Sunday, January 31, 2010

When the expert tells you you can't possibly write that.. rebel.

'Love' he said, 'did not feature in medieval marriages. It was all about contracts and allegiences.'

Um. Well, not in my story. I said. And, I say. I believe that love has always been there and that men and women have loved each other and made sacrifices for love all through the ages. This is gonna happen in my saga, you can be sure.

But, I also have learned that love isn't always about what one feels but also about one does. And my characters do things to show their love.

So, this is quite a vague post but I am walking gently through the paths of love which do not necessarily run smooth. (to mangle Shakespeare).

Pleased with what I've achieved these past few days but not as much as I wanted. Back to school tomorrow and I now have only one month to rewrite the what I've written. It's got some great stuff in it - promise.

and some surprises. heh heh heh

Friday, January 29, 2010

First draft pretty much finished; now the work begins...

I have finished the sh**ty first draft but now I have a lot of research reading ahead of me. The two books I'm focusing on at present are The Western Medical Tradition 800 bc to ad 1800 and Medieval and early Renaissance Medicine by Nancy Siraisi.

Yesterday, I had the privilege of spending an hour with Dr Takashi Shogimen, Senior Lecturer in Medieval History, University of Otago who gave me invaluable information about the time and answered some of my strange questions. He also lent me a book called Medieval Maps

I also have pages of photocopied notes on William the Conqueror, medieval marriage and death, and the Vikings. I confess to not enjoying reading history despite it being my minor at university.


School starts back on Monday and one of my publishers is revamping my two grammar books so the pressure is on. Both these books and Bloodlines have the same deadline of 1st of March.

Still, until I find out what Rachel knew about medicine, I can't fix up this SFD and make it a decent second draft.

Wednesday, January 27, 2010

Nothing to do with the books but part of my life

Today, I saw my foster mother buried. As I write this, my heart is filled with a swirling mixture of good memories, pain for the loss and pride because I knew her. This sort of post may seem at first not part of the purpose of the blog but this is the eulogy I was privileged to give:

George Orwell said there were a number of reasons why writers write. Apart from fame and making money (which is always good) one was immortality which he called ‘sheer egoism’. Cos once it’s in print it is forever. Writer use, often, what they see around them. I ‘immortalized’ Ailsa firstly in Runaway. She was Mrs C. I won’t tell you who The Major was. [at this point I nodded to my darling foster father Martin].

Why? At the beginning of 1982, Ailsa and Matin became my foster parents and, though I only stayed nine months, that title and its significance has stayed with me always.

For my entire adult life, Ailsaisms, as I call them, come to me on an almost daily basis. You see, Ailsa and Martin are to blame for me becoming a dedicated tea addict.

However, despite huge effort on her part to teach me to make and drink a proper cup of tea, I have never been able to make anything other than what Ailsa called “piss water!”’ In fact, I often hear her deep chested chuckle each time I make my tea. One time, I wanted to please her with a cuppa in bed. ‘What is this?’ she said. ‘Did you wave the tea bag over the cup?’

I used to cut her hair and once asked her what it meant to be in love. She told me she thought it was commitment and companionship. ‘Martin in my mate,’ she said. And, over the years, I have watched them and endeavoured to follow their example in my own life and marriage.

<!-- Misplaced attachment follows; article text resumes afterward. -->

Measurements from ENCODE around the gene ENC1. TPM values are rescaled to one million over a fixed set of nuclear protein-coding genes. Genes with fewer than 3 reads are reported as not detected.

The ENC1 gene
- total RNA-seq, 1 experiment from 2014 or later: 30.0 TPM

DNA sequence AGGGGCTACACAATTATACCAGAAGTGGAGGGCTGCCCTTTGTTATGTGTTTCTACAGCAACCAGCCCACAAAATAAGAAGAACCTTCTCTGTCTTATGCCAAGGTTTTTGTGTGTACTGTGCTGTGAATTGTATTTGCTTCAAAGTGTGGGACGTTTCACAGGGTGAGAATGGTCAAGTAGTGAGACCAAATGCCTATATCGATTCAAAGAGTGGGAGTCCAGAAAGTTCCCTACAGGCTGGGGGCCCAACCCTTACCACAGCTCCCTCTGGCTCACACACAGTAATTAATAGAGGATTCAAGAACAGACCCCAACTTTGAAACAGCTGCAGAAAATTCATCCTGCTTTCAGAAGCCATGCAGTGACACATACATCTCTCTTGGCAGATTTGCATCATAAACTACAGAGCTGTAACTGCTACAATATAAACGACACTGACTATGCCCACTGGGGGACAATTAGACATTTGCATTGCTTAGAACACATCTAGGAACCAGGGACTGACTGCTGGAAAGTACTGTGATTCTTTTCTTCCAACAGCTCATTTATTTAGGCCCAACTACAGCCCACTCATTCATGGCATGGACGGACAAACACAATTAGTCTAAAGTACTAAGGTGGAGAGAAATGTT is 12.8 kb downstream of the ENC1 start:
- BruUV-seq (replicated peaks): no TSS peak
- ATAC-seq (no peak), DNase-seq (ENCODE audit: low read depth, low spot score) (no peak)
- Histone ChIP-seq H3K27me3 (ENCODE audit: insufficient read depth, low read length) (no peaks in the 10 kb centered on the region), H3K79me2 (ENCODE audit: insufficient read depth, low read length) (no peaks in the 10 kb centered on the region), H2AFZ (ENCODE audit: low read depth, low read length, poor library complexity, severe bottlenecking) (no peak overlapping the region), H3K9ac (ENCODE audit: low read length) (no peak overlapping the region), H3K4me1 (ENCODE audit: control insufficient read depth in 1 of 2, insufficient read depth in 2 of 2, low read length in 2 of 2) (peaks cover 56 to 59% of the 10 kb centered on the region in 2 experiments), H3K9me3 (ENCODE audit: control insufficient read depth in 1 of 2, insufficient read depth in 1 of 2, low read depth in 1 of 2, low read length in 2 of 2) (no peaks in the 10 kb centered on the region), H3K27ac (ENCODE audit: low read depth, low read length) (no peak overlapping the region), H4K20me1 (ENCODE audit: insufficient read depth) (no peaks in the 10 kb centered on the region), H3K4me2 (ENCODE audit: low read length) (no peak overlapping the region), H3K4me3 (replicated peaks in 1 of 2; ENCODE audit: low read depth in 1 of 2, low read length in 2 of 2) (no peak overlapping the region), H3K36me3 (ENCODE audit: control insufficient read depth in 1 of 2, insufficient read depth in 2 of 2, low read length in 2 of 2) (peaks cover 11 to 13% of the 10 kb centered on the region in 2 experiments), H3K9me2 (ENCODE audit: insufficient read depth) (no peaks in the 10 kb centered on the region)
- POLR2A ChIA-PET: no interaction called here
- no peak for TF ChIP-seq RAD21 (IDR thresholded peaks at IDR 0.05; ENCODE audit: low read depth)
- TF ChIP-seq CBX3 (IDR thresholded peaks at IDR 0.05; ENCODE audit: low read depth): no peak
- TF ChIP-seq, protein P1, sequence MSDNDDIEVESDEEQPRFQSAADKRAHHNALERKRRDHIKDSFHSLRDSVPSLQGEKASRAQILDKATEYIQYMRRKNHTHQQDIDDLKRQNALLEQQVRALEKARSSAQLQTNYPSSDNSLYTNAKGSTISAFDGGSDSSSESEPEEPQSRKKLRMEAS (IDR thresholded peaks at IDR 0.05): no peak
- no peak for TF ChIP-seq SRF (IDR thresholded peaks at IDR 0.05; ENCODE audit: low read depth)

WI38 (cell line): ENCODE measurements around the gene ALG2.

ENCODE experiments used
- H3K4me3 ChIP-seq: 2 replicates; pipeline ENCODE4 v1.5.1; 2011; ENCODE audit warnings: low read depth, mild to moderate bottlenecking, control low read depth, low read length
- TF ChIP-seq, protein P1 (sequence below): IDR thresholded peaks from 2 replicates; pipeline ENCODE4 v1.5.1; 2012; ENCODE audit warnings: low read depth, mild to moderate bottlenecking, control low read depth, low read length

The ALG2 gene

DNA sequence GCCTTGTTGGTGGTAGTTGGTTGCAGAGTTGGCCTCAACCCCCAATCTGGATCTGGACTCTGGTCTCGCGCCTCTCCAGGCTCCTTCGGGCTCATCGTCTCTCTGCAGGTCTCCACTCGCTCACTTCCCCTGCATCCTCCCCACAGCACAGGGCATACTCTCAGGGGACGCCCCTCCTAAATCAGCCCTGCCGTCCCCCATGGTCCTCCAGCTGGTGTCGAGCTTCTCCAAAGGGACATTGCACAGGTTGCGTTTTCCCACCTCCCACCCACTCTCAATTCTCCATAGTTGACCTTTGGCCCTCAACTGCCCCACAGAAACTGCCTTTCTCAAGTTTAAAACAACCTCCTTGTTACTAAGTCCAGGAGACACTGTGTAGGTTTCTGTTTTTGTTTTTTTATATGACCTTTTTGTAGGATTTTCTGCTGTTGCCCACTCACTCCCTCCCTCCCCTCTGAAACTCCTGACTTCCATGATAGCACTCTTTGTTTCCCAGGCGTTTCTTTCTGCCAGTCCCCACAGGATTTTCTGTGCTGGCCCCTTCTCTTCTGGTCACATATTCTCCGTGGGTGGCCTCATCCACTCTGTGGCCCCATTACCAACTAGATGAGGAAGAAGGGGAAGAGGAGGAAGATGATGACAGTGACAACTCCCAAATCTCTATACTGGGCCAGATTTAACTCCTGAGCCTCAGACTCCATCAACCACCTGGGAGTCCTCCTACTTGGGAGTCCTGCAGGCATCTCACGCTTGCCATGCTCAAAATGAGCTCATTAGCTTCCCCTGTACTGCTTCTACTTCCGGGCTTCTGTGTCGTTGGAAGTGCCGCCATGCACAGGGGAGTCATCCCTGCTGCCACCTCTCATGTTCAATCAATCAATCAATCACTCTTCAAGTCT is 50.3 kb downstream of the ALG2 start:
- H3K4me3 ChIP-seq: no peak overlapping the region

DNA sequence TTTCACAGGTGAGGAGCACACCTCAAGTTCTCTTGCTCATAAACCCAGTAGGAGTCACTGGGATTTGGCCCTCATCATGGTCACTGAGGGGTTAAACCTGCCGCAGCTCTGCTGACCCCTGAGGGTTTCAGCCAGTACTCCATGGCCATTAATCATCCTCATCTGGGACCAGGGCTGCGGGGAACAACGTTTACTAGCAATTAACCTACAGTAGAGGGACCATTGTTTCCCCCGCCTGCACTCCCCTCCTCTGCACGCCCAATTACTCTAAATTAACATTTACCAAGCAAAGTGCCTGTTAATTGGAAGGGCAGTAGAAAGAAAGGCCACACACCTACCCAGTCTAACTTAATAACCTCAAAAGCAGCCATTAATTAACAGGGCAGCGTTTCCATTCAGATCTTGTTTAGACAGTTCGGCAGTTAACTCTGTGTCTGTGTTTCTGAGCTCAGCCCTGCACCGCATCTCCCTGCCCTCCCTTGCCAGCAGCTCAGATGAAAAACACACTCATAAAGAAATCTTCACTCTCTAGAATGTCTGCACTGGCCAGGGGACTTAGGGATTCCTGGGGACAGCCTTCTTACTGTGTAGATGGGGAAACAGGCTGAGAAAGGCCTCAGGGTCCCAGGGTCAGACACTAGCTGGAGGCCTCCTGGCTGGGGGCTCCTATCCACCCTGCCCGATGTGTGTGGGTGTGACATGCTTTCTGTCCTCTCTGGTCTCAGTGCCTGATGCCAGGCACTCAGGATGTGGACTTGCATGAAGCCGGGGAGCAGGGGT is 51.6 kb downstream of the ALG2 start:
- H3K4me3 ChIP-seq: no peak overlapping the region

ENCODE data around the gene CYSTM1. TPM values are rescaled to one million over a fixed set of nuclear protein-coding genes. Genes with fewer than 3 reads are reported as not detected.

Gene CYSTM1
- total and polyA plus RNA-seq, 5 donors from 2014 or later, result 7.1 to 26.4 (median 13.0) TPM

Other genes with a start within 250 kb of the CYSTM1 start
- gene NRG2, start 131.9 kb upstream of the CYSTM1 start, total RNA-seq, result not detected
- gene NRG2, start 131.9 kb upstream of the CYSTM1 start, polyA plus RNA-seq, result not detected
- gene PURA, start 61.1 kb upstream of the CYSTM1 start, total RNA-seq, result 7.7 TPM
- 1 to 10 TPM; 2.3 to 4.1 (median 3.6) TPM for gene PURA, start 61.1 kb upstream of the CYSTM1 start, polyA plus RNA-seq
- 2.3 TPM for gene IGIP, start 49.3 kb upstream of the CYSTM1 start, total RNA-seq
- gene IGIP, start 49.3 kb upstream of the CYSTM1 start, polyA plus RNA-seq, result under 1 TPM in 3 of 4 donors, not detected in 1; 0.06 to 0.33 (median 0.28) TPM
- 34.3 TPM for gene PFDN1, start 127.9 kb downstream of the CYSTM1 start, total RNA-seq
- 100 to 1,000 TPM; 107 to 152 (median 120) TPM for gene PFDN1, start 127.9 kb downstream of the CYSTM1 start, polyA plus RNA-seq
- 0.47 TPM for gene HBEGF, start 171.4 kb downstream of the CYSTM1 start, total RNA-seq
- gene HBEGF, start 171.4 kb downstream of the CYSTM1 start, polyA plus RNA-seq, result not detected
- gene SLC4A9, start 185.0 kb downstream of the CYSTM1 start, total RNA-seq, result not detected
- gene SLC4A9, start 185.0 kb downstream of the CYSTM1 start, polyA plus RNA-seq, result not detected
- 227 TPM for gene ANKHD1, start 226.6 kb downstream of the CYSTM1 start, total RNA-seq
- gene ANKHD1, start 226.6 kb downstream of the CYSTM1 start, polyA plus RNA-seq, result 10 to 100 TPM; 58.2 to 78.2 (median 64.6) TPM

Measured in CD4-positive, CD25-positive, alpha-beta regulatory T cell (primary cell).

She always told me how shy she was as if that was a weakness. I told her a few years ago that one of the greatest things about her was her sharp observation skills. Whenever Ailsa spoke, truth, wisdom and, sometimes wickedly funny jokes, where on her tongue.

Over the years, I have made infrequent visits: once with my new husband; another with my children. We have always tried for catch ups when in Christchurch. I am sad that there were not more catch up times.

Thank you, Ailsa, for the hugely significant input you and Martin had in my life. I was changed because of you.

I love you and look forward to seeing you again.

Friday, January 22, 2010

Book signing and author egos in Whangarei

As I predicted, Whangarei has well and truelly 'grown up'. The weather here is beautiful, the shops are humming, the singers and other buskers in the outside mall (oh I do remember the controversy in the 70s when the council made the decision to close off Bank street!) bring the place such a festive atmosphere.

With my friend Lynn, we trawled the bookshops. She had always wanted to be there when someone said 'The Tania Roxborogh? How wonderful!'. I was more cynical especially because, when I first began writing and I went into a chain store offering to sign copies of the book, the manager said 'No, thanks. We can't send them back if you mark them.' Charming.

Actually, just a few months ago, I went into the same store and the one of the old hands was very keen for me to sign Banquo's Son only to have the new manager scurry over and say 'Only two. Only two. Otherwise, we can't send them back.' Charming (again!). Did the women not take note of the best seller lists?

Anyway, I digress. First store: Storytime. I mentioned to Lynn that I knew the manager but thought she probably wouldn't remember me.

I didn't spot her but I went shyly up to the counter and said: Um, my name is Tania Roxborogh and you've got one of my books here. Would you like me to sign it?'

Very happy response, we collected Banquo's Son and, when we got back to the counter, the manager was there and she did remember me and it turned out most of the staff had read and loved Banquo's Son and were thrilled to hear I was a good way through the sequel. Of course, these people know their books and I left with The Graveyard Book under my arm (we later came back and I bought another: Grace by Morris Gleitzman.)